A long and at times irritating read; even the titillation falls flat.
8 of 8 people found the following review helpful
on April 1, 2010
This is a lovely, wonderfully written novel with a compelling story told in a beautiful setting. Despite the dark background of a looming Nazi threat, the reader is captivated by the lives of the characters who occupy the dazzling glass house. This is unlike any other book about this era that you have ever read and well worth the experience. I found myself putting the book down periodically so that I could make it last longer. The Glass Room would make a wonderful choice for book groups looking for a well-written novel with a good story that is also infinitely 'discussable'. Enjoy.
7 of 7 people found the following review helpful
Early on in The Glass House, the architect Von Abt -- based on Mies van der Rohe -- says to the Jewish auto magnate Viktor Landauer, "Ever since Man came out of the caves he has been building caves around him. But I wish to take Man out of the cave and float him in the air. I wish to give him a glass space to inhabit."
Glass Space --- Glasraum -- is meant to represent the glittering transparency of the future: a place of clarity, openness, and light. As the storm clouds of World War II begin to gather, the future -- and its inhabitants -- are anything BUT. The incredible glass building stands as witness to the past; it's the one enduring thing. Mawer writes, "The cool, calm rationality of the place undisturbed by any of the irrationality that human beings would impose on it."
The irony, of course, is that NOTHING is transparent. Viktor seeks a simpler comfort in the arms of Kata, as his wife turns to her bohemian friend Hana for excitement. At the wake of the pogroms, the couple is forced to flee the house, which is later inhabited by the German Stahl, a "scientist" for the Human Genetics and Racial Policy. It will eventually fall into the hands of the Soviets, until finally finding its way back into Czechoslovak control.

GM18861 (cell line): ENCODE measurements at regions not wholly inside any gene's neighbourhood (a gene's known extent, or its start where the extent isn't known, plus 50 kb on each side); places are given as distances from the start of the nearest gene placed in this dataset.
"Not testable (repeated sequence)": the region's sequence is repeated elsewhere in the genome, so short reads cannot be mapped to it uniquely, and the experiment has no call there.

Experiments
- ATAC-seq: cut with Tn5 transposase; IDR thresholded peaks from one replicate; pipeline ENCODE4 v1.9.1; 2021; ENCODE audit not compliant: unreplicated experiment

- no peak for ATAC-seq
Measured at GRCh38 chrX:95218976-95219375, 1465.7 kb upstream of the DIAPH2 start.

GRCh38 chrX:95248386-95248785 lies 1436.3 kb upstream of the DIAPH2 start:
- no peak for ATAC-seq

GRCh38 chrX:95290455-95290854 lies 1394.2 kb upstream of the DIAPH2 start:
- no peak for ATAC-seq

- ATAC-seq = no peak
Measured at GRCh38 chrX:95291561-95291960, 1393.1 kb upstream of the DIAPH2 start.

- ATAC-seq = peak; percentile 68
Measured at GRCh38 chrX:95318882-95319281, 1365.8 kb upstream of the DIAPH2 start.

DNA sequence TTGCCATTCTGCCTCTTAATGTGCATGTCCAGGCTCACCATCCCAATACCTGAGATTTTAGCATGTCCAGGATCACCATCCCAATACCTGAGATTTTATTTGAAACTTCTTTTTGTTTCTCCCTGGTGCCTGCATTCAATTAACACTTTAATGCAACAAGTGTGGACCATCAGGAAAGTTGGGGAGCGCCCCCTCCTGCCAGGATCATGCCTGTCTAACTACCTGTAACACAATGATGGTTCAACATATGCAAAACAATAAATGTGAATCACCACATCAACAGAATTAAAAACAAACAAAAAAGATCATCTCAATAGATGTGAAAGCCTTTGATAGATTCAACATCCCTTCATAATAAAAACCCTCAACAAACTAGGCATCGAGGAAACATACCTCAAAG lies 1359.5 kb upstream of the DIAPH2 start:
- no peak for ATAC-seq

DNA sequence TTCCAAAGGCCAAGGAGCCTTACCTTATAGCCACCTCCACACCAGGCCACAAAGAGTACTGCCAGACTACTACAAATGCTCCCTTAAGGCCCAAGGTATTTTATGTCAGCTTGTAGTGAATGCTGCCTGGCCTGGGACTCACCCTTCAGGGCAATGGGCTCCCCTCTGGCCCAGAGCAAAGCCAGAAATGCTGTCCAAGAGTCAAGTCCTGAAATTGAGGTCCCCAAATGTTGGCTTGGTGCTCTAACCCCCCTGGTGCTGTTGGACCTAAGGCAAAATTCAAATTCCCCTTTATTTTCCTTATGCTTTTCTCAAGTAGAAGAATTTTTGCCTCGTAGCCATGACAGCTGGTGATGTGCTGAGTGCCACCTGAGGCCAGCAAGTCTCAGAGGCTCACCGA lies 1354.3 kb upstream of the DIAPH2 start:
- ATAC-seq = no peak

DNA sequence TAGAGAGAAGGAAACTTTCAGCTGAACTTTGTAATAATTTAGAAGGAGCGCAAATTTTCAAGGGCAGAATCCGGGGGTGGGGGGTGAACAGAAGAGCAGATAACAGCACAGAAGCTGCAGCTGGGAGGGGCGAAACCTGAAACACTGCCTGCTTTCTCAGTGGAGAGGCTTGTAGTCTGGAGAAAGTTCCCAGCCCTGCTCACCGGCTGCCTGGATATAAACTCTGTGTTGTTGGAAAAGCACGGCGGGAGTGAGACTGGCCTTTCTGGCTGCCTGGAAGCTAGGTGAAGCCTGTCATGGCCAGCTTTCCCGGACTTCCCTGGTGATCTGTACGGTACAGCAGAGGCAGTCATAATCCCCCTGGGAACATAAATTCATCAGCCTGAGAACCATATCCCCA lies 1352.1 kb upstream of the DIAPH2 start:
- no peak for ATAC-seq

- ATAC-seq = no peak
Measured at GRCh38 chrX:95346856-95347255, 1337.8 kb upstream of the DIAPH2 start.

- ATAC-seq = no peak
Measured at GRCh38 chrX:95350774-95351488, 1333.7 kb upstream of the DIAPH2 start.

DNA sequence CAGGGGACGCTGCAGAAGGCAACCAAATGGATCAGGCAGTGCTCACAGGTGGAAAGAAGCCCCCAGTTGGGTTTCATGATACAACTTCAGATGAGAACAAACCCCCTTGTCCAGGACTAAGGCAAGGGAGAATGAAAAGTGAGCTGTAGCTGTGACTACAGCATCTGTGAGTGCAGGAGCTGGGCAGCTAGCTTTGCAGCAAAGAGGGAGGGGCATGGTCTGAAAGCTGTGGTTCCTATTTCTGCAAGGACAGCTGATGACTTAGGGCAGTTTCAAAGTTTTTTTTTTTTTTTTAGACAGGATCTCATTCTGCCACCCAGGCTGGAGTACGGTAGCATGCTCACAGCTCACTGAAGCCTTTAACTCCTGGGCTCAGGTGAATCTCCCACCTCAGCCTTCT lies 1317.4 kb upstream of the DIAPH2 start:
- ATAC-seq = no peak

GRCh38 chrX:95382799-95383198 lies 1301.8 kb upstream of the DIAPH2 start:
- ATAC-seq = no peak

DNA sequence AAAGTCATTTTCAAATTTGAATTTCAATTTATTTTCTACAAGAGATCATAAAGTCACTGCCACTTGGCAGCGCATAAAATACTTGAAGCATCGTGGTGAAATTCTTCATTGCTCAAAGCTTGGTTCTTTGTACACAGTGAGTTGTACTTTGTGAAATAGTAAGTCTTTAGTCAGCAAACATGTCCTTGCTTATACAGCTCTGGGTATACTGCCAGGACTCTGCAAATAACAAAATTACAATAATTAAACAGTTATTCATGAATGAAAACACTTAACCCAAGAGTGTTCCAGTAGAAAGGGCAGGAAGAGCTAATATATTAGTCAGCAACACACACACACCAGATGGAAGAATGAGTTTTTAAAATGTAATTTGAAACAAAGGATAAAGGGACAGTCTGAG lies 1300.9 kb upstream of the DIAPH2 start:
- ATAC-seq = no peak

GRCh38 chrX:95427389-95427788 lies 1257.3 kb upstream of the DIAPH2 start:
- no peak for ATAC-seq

Mawer's themes are ambitious: he is constantly contrasting the transparency of the Glass House with the opaqueness of those who pass through it, and consistently exploring past versus future as well as the power of place and how we gravitate back to it. One of the metaphors -- the extraordinarily expensive golden onyx wall which changes color when the sun shines on it, literally turning into the flames of hell during one German scene, is fascinating in its execution.
The problem, for me, is that all too often, Mawer sacrifices his character development on the alter of theme progression. Viktor's infatuation with Kata -- whom he meets in the backstreets of Vienna -- comes somewhat early in his marriage without sufficient fictional justification. Later he will run into Kata again with a coincidence that defies credibility. Hana -- Liesel's flamboyant lover -- is a bit too one-dimensional; the lesbian relationship seemed a convenient plot twist rather than organic. Mawer states that the Glass House has the effect of "liberating people from the strictures and conventions of the ordinary, of making them transparent", but when EVERY character is liberated, the effect becomes less than authentic and the motivations become murky.
There is much to recommend The Glass House, including the gorgeous writing, and the use of the Glass House as a window to the times and the hopes and fears of its inhabitants. Yet even this Glass House (actually, the Tugendhat house in Brno), has a few locked doors.
32 of 40 people found the following review helpful
on April 29, 2010
The Glass Room had just enough promise to keep me reading for 300 pages. The WWII history and different characters / locales. And then, with about 100 pages to go, I just said "enough!". Yet another set of characters was introduced to an overly complicated saga. Too many unbelievable "coincidences", constant annoying references to the house, and prose that I kept convincing myself was serving the material and bringing an existential feel to the book. Finally, I have to say that the simple writing is just plain and boring. The book is like an overworked painting. No warmth or emotion or spontaneity shine through, and neither does it work as a hard-edged design piece.